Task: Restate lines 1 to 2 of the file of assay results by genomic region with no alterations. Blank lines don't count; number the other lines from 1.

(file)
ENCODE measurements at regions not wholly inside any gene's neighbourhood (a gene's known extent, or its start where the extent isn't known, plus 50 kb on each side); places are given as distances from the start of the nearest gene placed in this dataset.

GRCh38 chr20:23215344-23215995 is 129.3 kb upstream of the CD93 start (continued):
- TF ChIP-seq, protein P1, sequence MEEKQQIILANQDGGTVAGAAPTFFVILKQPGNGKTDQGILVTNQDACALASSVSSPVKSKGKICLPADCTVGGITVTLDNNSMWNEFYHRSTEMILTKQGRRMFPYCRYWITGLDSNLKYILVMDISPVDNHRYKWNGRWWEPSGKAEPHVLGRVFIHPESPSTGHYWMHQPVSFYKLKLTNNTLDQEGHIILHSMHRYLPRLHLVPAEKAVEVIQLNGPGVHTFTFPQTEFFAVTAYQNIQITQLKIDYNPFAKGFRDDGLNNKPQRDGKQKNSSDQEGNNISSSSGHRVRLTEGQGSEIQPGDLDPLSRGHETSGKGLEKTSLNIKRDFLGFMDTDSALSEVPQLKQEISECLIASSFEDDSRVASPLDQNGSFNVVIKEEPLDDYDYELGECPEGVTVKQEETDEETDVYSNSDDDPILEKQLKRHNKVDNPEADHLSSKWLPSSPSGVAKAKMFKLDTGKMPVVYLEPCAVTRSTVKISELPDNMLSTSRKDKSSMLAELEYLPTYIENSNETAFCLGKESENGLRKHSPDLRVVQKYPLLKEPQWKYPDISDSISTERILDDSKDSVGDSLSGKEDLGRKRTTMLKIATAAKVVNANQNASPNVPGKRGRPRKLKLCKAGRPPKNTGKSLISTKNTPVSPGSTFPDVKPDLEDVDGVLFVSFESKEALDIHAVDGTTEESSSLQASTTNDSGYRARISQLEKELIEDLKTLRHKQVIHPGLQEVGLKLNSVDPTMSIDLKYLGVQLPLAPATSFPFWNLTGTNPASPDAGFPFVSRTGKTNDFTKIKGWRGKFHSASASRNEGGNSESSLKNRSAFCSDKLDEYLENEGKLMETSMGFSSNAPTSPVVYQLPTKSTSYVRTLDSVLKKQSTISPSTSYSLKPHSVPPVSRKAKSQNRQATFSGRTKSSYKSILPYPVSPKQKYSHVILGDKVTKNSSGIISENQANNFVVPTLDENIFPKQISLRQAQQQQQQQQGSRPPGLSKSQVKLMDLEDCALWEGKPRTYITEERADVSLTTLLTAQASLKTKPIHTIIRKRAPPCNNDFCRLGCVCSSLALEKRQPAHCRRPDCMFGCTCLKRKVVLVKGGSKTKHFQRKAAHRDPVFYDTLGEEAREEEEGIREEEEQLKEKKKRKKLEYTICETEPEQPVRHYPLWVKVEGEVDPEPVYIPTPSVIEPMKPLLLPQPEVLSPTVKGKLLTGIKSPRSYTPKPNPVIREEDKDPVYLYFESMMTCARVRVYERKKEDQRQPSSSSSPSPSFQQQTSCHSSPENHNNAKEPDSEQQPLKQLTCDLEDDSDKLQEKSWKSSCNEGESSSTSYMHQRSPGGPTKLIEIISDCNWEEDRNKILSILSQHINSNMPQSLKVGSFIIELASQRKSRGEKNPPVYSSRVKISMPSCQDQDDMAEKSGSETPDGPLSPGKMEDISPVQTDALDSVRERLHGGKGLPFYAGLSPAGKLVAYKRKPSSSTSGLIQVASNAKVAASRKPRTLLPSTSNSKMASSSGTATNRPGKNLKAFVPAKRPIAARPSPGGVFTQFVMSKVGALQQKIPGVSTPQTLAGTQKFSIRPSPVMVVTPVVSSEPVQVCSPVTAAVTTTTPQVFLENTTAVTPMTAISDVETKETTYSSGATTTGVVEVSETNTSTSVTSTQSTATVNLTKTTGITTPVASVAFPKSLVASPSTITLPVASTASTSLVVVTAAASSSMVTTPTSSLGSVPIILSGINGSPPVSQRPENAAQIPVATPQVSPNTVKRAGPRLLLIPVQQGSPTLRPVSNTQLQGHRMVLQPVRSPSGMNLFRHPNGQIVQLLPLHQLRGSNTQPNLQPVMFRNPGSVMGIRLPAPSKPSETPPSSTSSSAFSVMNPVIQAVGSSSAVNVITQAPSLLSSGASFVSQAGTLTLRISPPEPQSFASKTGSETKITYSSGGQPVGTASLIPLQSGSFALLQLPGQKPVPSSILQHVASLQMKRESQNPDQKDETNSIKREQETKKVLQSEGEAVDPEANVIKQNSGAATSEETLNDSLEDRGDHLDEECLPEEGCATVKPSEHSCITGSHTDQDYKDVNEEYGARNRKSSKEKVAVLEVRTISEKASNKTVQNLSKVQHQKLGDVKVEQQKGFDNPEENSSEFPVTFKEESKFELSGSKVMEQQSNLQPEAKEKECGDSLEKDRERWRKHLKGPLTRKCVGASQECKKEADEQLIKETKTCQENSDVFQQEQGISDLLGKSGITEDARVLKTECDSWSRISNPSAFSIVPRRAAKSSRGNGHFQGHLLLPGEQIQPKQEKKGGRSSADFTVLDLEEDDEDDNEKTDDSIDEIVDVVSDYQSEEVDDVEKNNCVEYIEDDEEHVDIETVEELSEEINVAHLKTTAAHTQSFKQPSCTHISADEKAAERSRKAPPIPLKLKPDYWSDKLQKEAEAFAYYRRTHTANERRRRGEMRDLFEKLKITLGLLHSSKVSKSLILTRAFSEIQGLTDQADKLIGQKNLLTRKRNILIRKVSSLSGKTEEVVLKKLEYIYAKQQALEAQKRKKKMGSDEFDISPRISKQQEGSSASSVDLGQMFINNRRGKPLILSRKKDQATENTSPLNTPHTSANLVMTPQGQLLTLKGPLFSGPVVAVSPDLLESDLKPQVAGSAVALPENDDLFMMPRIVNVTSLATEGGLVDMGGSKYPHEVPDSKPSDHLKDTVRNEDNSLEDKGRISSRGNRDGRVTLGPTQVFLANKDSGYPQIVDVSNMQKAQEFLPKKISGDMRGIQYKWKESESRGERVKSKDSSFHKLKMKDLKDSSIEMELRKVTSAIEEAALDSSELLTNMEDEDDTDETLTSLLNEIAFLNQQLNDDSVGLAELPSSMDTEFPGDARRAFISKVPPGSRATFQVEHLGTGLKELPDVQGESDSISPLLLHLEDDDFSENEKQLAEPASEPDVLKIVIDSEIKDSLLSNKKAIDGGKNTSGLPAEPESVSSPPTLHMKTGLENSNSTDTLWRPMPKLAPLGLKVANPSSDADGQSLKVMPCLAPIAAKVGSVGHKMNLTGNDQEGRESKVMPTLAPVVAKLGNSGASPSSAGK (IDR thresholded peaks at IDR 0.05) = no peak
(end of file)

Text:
ENCODE measurements at regions not wholly inside any gene's neighbourhood (a gene's known extent, or its start where the extent isn't known, plus 50 kb on each side); places are given as distances from the start of the nearest gene placed in this dataset.

GRCh38 chr20:23215344-23215995 is 129.3 kb upstream of the CD93 start (continued):